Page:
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GEVO: Its Renewable Gasoline/Isooctane


The alphaDIRECT Insight

We believe that the demand for low carbon fuels, including renewable gasoline/isooctane, will continue to increase as more industries and companies look to reduce their GHG emissions and lower their overall carbon footprint (decarbonization) in order to comply with more stringent regulations as well as higher levels of corporate responsibility and accountability. We believe GEVO has a critical solution to help companies achieve their goals. Specifically GEVO is able to replace the fossil-based carbon in gasoline with a renewable carbon, while also eliminating the sulfur and particulates. This in essence provides a fossil alternative to octane, alkylate and reformate. The total available market for this product is significant and over the short-term Gevo plans on targeting the mainstream (alkylate) gasoline market as they work on lowering the cost of production and building out their plant in Luverne. With partners such as Haltermann Carless, we believe that Gevo is well positioned to continue to grow demand for their product and maintain its industry leading position.

Shawn Severson: Thank you very much, Pat, for taking the time to speak with us today. Last time we discussed the Fly Green Day at Chicago O’Hare. Today’s focus will be on the renewable hydrocarbons market and renewable gasoline/isooctane. However, before we get started could you start by walking us through the value chain for renewable hydrocarbons and briefly explain what a renewable hydrocarbon is and how it is produced?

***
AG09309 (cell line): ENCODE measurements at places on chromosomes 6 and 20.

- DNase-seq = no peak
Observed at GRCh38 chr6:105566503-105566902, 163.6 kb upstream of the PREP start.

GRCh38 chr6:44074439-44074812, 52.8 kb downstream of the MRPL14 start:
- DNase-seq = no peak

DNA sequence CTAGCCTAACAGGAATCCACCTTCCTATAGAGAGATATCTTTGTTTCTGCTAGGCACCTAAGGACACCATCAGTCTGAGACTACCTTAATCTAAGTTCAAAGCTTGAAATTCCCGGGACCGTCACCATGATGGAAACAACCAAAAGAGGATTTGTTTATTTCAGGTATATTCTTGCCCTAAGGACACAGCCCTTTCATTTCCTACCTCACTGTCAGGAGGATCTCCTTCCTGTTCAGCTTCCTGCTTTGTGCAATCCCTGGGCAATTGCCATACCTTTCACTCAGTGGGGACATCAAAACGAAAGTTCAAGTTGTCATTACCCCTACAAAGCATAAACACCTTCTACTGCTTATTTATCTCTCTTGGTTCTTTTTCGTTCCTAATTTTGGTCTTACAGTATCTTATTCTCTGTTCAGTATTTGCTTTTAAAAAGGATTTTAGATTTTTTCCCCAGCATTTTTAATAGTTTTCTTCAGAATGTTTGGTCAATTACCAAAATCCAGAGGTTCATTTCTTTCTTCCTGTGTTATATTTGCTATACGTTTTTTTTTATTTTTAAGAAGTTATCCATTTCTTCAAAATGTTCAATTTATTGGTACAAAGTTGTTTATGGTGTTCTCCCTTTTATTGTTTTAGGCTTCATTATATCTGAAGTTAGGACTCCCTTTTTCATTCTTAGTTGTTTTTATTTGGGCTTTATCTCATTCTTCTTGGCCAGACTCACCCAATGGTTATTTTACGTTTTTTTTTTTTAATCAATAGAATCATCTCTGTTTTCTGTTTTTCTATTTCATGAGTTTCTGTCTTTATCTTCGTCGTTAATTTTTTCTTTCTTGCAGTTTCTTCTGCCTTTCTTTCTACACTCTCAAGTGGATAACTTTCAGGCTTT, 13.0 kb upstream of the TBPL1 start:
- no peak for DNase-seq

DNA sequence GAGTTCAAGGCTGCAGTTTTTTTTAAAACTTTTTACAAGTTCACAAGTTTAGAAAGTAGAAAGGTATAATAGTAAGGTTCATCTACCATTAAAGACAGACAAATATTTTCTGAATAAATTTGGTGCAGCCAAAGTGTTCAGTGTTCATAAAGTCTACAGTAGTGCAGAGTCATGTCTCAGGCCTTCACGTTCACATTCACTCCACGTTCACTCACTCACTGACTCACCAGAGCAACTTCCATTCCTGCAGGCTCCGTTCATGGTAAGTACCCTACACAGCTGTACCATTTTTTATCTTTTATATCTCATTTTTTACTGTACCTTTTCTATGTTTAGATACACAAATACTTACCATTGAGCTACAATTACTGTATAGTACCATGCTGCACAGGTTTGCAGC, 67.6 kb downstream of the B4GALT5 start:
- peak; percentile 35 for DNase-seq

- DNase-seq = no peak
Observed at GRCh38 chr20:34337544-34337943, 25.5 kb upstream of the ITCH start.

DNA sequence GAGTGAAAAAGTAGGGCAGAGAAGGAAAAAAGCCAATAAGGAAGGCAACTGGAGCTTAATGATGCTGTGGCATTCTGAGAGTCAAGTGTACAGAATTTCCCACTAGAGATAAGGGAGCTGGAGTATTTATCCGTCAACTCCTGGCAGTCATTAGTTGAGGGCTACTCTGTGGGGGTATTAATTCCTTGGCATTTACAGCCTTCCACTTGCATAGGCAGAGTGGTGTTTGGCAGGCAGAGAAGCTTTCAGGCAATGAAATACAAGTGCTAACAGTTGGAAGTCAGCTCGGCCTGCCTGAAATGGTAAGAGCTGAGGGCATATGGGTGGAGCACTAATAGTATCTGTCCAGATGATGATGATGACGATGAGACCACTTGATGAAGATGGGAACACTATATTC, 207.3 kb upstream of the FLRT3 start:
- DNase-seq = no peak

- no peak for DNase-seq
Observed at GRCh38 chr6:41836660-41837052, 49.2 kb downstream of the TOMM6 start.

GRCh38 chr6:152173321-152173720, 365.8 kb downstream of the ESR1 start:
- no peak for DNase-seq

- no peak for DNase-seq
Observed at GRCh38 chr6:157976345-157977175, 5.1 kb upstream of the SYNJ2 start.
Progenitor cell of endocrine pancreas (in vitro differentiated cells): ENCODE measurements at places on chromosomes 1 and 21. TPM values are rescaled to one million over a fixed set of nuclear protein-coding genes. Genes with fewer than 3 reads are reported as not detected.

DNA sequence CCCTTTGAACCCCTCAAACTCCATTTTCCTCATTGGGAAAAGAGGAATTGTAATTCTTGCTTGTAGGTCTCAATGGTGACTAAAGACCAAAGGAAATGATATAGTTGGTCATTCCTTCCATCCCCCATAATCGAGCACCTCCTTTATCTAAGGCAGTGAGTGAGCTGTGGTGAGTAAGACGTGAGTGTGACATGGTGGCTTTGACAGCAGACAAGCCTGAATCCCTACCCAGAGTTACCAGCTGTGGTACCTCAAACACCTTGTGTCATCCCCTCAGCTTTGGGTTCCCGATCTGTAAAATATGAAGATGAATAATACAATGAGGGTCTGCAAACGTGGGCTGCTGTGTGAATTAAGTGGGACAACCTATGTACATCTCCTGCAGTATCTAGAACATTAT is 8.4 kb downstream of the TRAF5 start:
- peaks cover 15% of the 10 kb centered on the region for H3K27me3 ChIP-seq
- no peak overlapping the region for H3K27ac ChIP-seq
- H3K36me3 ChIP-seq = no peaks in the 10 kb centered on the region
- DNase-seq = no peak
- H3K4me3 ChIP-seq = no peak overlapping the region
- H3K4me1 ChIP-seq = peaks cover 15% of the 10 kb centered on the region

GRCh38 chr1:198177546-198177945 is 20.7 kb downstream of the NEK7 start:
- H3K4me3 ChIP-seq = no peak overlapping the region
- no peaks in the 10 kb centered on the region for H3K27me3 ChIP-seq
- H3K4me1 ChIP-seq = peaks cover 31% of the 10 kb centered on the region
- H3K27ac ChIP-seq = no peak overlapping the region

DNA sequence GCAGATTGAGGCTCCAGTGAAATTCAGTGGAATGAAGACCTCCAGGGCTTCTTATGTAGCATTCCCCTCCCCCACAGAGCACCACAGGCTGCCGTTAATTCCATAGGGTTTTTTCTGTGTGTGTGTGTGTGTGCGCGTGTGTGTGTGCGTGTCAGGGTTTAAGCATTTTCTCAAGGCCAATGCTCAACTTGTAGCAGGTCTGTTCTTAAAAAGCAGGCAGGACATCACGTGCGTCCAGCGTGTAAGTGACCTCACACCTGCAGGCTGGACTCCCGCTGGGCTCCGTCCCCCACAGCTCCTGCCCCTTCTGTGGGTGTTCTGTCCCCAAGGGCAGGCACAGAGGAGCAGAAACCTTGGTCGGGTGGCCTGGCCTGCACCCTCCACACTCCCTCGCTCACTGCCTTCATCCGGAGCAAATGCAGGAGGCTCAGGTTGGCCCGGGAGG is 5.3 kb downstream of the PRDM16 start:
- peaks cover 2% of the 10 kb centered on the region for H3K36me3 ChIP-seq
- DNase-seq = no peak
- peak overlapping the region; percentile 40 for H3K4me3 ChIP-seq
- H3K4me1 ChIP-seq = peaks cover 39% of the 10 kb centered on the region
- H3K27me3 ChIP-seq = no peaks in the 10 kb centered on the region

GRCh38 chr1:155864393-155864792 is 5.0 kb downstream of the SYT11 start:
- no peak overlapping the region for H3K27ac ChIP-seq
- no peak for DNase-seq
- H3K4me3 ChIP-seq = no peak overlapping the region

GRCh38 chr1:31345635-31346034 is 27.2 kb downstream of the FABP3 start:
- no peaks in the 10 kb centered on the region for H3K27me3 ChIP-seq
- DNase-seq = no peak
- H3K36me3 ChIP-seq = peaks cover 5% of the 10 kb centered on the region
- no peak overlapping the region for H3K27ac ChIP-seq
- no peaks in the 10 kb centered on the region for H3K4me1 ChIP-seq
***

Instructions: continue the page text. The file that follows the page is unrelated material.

Pat Gruber: Absolutely, Shawn.  I believe the demand for low carbon fuels is increasing.  This is often referred to as “decarbonization” which means reducing or replacing fossil carbon with renewable carbon and thereby cutting fossil based GHG emissions. If the process is done right, like our Gevo technology, it’s possible to get the benefit of eliminating sulfur and particulates too.

So, when looking at the big targets for decarbonization of fuels, we have gasoline, jet fuel, and diesel.  Fully renewable, low carbon gasoline is a massive target for us.  Here we are not talking about increments of adding ethanol or even isobutanol.  Instead, we are replacing the fossil-based carbon of the gasoline itself with renewable carbon.    At Gevo, we fractionate grain into the protein and feed, and use the residual lower-value carbohydrates for fermentation to produce isobutanol.   The isobutanol, a very versatile chemical intermediate, is then chemically transformed into isooctane – a form of renewable gasoline. It is interesting to note that producing isooctane(isooctene) /gasoline in this way produces large quantities of protein and feed for the food chain, approximately 5kgs/gallon of products.

Shawn Severson: Can you explain how Gevo’s isooctane is different from other renewable gasoline fuels on the market today and also talk about your value proposition for this application?

Pat Gruber: We actually are unaware of other comparative renewable gasoline alternatives and we believe the market is valuing our product as a fossil alternative to octane, alkylate or reformate mainly due to its ability to decarbonize and reduce sulfur emissions.  Ethanol and isobutanol are both used as oxygenates and blend stocks, but neither is “gasoline” per se.  With our technology we’d be making isooctane/gasoline, the real stuff, albeit cleaner and with a lower carbon footprint.